The “Lancet paper”: by Burnham _et al._ study estimates about 655,000 excess deaths in Iraq for the period of March 2003 to July of 2006, of which about 600,000 are directly attributable to violence — an appalling number. Right-wing reaction has been, understandably, that the 600,000 estimate is unbelievably high. (“Tim Lambert”: gives a roundup.) Convincing those critics who see this number and declare “that can’t possibly be right,” or “my gut says no” or “this doesn’t even pass the smell test” is difficult. This is partly because some will just think that any estimate that sounds bad must be false, and take refuge in old saws about lies, damned lies, and what have you. But it’s also partly because six hundred thousand violent deaths since the war began seems huge — and, frankly, it is. As “this typical guy”: says, that’s equivalent to 3 to 10 Hiroshima atomic blasts, 6 to 20 Nagasaki atomic blasts or 10 Dresden bombing campaigns. Yes, that’s right. Those events happened in a single day or over a very short period. The present estimate is for a large country of twenty six million people over three and a half years. Sadly, this means it’s quite achievable. As “Juan Cole”: points out, you just have to believe that four our five people a day are being shot or otherwise killed in each of Iraq’s major towns outside of Baghdad.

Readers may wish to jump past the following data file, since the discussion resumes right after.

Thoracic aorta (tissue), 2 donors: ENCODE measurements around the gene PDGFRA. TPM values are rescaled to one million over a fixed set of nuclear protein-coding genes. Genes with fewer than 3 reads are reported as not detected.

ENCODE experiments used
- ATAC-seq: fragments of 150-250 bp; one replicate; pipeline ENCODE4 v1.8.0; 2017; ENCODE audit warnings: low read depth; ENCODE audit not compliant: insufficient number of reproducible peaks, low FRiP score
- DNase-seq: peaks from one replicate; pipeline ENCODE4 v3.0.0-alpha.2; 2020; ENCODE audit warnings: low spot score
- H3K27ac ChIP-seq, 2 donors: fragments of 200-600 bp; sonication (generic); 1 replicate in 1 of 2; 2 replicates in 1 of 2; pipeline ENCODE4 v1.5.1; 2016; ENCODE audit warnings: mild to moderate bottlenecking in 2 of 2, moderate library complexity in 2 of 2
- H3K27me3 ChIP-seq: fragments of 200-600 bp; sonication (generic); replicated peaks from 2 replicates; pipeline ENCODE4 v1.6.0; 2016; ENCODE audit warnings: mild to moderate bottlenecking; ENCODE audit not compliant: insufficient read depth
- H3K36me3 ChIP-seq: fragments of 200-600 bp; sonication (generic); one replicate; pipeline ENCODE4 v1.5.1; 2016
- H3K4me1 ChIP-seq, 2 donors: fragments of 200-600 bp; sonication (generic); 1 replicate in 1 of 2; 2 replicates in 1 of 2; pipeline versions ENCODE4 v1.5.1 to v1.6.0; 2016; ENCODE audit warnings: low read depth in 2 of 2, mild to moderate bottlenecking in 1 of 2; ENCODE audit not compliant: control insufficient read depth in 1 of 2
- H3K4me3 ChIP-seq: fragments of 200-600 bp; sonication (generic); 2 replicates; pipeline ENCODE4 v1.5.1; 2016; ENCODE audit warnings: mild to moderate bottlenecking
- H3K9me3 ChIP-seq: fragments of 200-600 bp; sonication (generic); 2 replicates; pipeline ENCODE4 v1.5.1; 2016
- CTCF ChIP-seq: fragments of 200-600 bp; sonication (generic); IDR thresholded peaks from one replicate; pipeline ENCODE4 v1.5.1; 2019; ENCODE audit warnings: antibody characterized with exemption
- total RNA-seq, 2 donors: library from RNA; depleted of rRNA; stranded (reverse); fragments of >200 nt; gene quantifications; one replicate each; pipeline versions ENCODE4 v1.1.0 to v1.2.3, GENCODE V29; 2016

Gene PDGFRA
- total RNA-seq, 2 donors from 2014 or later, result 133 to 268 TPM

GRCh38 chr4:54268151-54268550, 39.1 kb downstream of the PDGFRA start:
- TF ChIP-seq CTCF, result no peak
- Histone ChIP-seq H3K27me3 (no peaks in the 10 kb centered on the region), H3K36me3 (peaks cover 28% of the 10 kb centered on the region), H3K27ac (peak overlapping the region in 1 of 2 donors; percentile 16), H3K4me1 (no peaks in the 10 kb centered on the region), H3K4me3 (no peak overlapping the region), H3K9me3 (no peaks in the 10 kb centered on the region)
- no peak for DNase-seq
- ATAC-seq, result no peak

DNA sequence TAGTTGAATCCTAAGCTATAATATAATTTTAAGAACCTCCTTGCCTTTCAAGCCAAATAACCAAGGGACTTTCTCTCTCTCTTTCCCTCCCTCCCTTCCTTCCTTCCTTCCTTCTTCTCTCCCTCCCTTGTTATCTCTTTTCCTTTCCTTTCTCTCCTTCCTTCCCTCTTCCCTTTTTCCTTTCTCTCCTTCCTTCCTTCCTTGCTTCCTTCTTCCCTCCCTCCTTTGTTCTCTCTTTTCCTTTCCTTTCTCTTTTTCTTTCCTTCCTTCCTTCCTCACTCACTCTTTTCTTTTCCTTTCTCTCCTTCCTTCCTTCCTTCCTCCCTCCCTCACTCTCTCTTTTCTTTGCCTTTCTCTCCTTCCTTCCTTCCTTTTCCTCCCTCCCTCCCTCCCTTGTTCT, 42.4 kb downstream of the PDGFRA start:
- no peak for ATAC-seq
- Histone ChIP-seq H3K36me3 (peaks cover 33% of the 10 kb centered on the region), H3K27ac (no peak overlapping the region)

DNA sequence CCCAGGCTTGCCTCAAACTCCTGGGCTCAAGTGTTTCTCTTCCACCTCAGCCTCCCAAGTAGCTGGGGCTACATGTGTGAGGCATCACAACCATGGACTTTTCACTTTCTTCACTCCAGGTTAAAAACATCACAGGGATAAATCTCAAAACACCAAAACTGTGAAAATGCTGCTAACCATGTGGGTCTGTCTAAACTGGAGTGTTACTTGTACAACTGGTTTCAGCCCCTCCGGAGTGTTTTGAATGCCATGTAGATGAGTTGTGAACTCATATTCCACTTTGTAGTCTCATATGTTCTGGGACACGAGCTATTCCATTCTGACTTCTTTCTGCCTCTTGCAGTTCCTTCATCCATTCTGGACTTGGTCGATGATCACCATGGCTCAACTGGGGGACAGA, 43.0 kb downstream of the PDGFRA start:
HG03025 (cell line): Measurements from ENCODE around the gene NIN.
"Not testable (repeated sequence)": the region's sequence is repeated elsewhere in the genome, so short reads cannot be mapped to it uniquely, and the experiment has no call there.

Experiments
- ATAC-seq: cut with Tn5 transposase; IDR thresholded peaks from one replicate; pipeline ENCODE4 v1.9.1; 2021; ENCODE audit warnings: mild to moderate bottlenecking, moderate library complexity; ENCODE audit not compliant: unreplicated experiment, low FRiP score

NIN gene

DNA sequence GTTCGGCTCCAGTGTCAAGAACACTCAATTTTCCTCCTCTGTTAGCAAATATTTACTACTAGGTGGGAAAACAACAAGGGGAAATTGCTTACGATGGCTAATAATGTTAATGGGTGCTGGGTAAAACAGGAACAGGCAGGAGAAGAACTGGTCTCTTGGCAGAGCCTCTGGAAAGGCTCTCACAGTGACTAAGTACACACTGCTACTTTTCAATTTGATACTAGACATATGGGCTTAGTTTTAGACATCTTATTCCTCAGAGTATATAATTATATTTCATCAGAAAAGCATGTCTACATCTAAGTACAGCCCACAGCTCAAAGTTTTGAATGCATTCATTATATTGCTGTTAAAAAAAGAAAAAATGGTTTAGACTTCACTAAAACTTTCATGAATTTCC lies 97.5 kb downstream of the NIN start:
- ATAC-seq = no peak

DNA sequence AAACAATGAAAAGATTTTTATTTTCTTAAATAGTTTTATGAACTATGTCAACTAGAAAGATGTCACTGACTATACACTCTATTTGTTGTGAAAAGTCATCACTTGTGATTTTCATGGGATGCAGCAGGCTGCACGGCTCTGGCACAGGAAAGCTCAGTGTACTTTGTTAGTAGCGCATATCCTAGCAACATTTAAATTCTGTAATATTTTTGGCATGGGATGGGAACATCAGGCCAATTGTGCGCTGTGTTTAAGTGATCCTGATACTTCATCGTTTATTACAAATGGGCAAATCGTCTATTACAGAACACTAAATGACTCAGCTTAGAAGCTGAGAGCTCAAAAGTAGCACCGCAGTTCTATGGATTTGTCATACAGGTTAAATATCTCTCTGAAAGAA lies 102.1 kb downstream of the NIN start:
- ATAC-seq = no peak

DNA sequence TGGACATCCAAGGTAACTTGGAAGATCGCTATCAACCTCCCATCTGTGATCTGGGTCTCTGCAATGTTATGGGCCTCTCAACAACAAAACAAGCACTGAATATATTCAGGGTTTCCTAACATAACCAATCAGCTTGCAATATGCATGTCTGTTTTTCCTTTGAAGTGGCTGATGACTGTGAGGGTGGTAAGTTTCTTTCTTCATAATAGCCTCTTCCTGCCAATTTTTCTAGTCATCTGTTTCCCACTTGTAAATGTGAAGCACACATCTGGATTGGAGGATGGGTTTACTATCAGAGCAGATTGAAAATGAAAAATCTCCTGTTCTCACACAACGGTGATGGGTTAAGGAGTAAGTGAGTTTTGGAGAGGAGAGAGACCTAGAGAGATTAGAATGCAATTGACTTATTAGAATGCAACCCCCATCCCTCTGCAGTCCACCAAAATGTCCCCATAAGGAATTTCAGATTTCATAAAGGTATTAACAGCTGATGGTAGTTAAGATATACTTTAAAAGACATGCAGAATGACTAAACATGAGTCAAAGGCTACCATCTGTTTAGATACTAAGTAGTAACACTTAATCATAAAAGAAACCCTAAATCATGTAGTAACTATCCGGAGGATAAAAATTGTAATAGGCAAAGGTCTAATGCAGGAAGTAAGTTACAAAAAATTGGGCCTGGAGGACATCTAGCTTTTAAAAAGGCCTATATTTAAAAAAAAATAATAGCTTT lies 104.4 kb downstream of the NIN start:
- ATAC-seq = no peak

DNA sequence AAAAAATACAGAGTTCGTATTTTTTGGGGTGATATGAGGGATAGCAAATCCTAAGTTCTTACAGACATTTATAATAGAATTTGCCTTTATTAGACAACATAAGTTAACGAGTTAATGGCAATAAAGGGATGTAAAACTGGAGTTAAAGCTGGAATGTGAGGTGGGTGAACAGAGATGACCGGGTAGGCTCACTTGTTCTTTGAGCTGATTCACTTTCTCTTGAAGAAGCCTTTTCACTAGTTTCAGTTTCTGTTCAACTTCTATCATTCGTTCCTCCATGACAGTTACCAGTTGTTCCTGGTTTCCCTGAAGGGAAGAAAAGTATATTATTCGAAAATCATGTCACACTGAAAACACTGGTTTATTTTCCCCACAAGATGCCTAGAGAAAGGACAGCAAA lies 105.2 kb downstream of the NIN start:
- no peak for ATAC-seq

The incredulous ones will then say, “But that’s about 500 violent deaths a day over the period! Why hasn’t this been reported! “So, does this mean all of those headlines of 18 or 30 deaths were off by 700 or so?”: Inconceivable!” As David Lewis once said, it is hard to know how to refute an incredulous stare. If neither a careful reading of the study itself nor examples like Cole’s will do anything to make you doubt the cognitive power of your bowels, then there’s probably not much to be done. Consider this, though. Even small societies are big. And big societies are huge. Nearly two and a half million people die in the United States every year. Nearly seven hundred thousand people die of heart disease. Lots of things happen that you don’t hear about. I can say with confidence that about a hundred and fifteen people died in road accidents today in the U.S., as did yesterday, and will tomorrow, and the day after that. And about fifty people in the U.S. died today as the result of assault, and will again tomorrow. These numbers are accurate, but I don’t mean them as any kind of serious comparison. They’re just a catalyst for the imagination. Fifty in the U.S., five hundred in Iraq. The two countries are very different, but is it really so inconceivable that ten times as many people might be dying violently on any given day in Iraq than in the United States?